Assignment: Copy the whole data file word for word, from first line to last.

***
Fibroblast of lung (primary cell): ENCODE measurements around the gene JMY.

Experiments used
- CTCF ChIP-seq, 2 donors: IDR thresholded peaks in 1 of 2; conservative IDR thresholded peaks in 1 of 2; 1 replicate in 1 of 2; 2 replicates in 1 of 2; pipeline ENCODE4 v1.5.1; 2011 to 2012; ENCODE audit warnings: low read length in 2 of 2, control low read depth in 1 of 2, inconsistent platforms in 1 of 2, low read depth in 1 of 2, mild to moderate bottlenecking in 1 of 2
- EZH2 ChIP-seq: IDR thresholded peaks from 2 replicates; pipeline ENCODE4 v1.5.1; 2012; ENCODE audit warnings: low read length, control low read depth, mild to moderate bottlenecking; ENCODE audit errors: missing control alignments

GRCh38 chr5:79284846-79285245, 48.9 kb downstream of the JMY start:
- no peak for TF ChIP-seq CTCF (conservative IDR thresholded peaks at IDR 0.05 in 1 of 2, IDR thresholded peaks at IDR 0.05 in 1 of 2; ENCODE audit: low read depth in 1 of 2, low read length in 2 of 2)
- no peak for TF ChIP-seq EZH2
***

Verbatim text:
Fibroblast of lung (primary cell): ENCODE measurements around the gene JMY.

Experiments used
- CTCF ChIP-seq, 2 donors: IDR thresholded peaks in 1 of 2; conservative IDR thresholded peaks in 1 of 2; 1 replicate in 1 of 2; 2 replicates in 1 of 2; pipeline ENCODE4 v1.5.1; 2011 to 2012; ENCODE audit warnings: low read length in 2 of 2, control low read depth in 1 of 2, inconsistent platforms in 1 of 2, low read depth in 1 of 2, mild to moderate bottlenecking in 1 of 2
- EZH2 ChIP-seq: IDR thresholded peaks from 2 replicates; pipeline ENCODE4 v1.5.1; 2012; ENCODE audit warnings: low read length, control low read depth, mild to moderate bottlenecking; ENCODE audit errors: missing control alignments

GRCh38 chr5:79284846-79285245, 48.9 kb downstream of the JMY start:
- no peak for TF ChIP-seq CTCF (conservative IDR thresholded peaks at IDR 0.05 in 1 of 2, IDR thresholded peaks at IDR 0.05 in 1 of 2; ENCODE audit: low read depth in 1 of 2, low read length in 2 of 2)
- no peak for TF ChIP-seq EZH2